By Lindsey Seavert, WCCO-TV

BROOKLYN PARK, Minn. (WCCO) — A lot of people are out shopping this weekend, planning for that big Thanksgiving feast. It’s hard to imagine some would ever go hungry on Thanksgiving, but it’s a rising reality for Minnesotans.

Annetta Willers runs the Community Emergency Assistance Program (CEAP) food pantry in Brooklyn Park and said they don’t have enough Thanksgiving meals to match the need.

The pantry is part of the Emergency Food Shelf Network’s “Baskets of Hope” program, which allows the pantry to give out 350 Thanksgiving meals to families in need. Willers said they received so many calls, the supply has already run out.

“To have the phones ring that fast and be done in a day and a half was overwhelming,” said Willers. “The Thanksgiving or Christmas programs, that the numbers are just exploding. People that are working getting hours cut, out of work, money is just not going as far.”

The latest numbers show one in five families with children in the Twin Cities have trouble putting food on the table, according to Hunger Solutions Minnesota. That’s the hunger relief organization representing Minnesota’s six Feeding America-affiliated food banks and more than 300 food shelves along with food distribution centers.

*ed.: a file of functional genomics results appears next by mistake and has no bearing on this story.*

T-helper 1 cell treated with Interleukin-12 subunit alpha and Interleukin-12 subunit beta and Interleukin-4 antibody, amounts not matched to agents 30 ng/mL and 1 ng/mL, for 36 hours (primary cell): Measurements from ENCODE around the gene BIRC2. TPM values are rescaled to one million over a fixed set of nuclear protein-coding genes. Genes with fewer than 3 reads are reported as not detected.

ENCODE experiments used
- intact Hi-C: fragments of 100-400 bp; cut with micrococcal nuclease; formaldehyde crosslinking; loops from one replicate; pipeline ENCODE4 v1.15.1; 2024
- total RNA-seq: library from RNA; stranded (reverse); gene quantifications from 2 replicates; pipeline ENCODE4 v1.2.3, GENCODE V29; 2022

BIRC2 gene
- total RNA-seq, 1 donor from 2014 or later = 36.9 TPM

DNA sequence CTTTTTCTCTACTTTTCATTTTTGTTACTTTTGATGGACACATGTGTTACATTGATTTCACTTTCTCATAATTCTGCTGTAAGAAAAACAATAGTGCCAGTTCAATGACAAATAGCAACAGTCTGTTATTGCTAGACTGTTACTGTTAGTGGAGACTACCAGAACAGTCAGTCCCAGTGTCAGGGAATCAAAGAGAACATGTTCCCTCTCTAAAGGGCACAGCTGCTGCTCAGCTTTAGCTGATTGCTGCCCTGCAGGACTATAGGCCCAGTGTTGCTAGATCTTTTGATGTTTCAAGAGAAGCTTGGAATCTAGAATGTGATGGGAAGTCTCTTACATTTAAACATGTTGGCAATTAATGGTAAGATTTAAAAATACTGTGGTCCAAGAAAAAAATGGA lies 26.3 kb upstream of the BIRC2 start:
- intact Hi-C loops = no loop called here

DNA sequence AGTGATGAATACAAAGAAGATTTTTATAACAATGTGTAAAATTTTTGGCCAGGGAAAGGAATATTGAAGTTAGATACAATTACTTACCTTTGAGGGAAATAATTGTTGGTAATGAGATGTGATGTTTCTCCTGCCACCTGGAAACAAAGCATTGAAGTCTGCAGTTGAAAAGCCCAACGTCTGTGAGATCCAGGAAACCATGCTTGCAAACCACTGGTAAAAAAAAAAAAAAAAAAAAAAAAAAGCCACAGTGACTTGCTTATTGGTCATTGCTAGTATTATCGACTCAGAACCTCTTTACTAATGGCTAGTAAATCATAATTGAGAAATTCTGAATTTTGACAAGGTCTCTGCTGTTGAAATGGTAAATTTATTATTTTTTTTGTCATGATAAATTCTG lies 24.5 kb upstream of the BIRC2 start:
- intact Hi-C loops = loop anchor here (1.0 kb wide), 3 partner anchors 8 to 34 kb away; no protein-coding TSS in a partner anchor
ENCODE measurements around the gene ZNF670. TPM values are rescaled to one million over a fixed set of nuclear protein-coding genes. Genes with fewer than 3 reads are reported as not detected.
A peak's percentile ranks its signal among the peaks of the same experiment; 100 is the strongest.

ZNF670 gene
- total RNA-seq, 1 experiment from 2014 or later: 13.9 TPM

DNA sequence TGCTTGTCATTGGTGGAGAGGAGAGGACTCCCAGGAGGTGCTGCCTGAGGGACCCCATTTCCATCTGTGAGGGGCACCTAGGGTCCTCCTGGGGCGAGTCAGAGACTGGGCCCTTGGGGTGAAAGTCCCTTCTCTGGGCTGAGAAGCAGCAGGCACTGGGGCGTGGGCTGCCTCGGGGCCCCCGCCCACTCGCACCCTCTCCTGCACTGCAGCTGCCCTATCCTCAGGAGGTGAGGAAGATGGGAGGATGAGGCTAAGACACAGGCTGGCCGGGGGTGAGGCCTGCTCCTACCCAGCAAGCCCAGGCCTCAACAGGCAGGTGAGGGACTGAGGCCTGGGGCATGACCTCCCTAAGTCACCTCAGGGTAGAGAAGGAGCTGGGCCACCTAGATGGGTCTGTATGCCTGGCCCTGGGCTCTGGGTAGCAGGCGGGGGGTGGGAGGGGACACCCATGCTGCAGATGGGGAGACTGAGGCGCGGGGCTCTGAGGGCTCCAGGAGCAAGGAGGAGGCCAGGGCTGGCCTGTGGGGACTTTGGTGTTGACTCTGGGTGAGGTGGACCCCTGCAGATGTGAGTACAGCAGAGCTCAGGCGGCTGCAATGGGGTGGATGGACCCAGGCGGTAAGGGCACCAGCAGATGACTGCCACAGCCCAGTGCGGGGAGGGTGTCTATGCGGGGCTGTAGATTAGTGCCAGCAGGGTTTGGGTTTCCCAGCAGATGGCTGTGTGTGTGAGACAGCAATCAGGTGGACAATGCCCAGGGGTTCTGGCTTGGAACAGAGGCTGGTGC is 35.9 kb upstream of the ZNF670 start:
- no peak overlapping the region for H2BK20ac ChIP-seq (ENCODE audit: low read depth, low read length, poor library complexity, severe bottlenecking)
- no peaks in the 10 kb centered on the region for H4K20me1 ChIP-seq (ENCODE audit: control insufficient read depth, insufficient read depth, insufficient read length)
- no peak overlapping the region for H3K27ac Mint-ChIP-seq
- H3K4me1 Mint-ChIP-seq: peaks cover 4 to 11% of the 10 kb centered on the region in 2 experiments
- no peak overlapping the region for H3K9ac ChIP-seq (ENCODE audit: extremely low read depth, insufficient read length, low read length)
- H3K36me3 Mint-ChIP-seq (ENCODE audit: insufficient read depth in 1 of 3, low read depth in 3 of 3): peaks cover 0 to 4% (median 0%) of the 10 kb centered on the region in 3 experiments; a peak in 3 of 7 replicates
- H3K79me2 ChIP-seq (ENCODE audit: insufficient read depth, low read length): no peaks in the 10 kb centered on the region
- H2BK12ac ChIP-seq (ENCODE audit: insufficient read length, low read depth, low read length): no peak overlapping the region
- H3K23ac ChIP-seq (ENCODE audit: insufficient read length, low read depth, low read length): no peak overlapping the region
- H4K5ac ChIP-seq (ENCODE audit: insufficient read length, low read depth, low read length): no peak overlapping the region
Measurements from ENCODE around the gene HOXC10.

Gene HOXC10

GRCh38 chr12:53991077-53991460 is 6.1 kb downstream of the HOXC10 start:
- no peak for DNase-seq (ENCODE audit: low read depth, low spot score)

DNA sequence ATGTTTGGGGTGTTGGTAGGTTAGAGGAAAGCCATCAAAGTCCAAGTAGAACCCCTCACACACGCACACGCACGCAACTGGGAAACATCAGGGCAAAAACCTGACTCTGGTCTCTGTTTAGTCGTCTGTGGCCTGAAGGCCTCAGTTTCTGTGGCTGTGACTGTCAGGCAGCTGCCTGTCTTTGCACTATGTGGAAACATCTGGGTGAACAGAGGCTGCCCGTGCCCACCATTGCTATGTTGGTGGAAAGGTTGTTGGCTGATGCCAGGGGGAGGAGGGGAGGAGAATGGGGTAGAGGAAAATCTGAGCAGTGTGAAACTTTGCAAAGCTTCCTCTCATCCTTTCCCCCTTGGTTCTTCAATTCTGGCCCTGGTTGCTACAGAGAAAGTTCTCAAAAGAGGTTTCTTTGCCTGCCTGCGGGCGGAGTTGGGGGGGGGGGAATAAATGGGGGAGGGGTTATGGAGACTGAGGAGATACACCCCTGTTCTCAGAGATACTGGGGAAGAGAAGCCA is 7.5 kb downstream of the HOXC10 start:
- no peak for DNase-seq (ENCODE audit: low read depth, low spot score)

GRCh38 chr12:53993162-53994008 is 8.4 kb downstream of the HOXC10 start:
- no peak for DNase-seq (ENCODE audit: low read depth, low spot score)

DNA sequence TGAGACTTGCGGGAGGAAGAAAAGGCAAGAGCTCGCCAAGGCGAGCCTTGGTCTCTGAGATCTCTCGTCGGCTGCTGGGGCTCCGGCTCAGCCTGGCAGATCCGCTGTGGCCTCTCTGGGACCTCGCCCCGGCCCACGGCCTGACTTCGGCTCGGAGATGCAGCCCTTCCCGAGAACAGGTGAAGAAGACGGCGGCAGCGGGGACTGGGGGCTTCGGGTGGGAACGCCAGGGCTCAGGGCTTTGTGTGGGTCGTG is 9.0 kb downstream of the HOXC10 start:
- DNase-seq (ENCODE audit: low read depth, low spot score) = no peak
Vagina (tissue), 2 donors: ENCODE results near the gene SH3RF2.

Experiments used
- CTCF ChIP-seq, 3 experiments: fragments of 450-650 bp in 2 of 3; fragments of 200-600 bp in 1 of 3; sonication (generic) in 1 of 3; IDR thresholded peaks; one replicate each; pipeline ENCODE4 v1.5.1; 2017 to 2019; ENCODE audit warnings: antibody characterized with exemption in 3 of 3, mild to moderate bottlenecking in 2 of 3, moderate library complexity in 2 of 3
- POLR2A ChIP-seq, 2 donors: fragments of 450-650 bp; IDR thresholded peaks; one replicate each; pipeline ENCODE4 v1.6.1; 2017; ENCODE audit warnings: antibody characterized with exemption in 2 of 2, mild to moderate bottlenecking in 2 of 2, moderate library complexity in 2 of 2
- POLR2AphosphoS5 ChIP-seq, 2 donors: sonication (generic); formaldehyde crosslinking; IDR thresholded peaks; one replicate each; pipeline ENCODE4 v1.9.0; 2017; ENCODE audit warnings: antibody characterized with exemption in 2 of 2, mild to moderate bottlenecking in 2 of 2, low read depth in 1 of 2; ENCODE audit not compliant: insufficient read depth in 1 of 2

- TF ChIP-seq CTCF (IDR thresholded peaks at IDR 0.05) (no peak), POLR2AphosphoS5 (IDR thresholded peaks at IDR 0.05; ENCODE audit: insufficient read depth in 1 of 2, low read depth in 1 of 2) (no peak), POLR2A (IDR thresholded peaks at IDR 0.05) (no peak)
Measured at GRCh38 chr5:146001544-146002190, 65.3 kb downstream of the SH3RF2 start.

The organization also said in the first half of 2010, the number of people using food shelves is up 12 percent in the metro area. That’s about 193,000 people, or about the populations of Edina, Woodbury and Bloomington combined. Between 2008 and 2009, metro area food shelves saw an increase of 39 percent.

It’s a rising problem that captured attention over at Minnesota’s State Capitol Saturday.

At a press conference alongside Governor Pawlenty, the Minnesota Turkey Growers Association donated around $6,000 dollars and 16,700 pounds of turkey to area food shelves. They said it’s enough to feed 21,000 people.

Colleen Moriarty with Hunger Solutions accepted the donation, which she called a necessity for many struggling families.

“A third of the households served by food shelves have at least one working adult in them, so these are working people who are not able to provide enough for our families,” she said.

Advocates rely on the community to step up the table. Pantries and food shelves said they can best benefit from cash donations, where the dollars can stretch further when the organizations purchase the food themselves.

The CEAP pantry said people still looking for a meal this Thanksgiving should call the United Way call center at 211 from any landline or 651-291-0211 from any cell phone.

Those who want to donate to the Baskets of Hope program can do so at the Emergency Food Shelf Network website.


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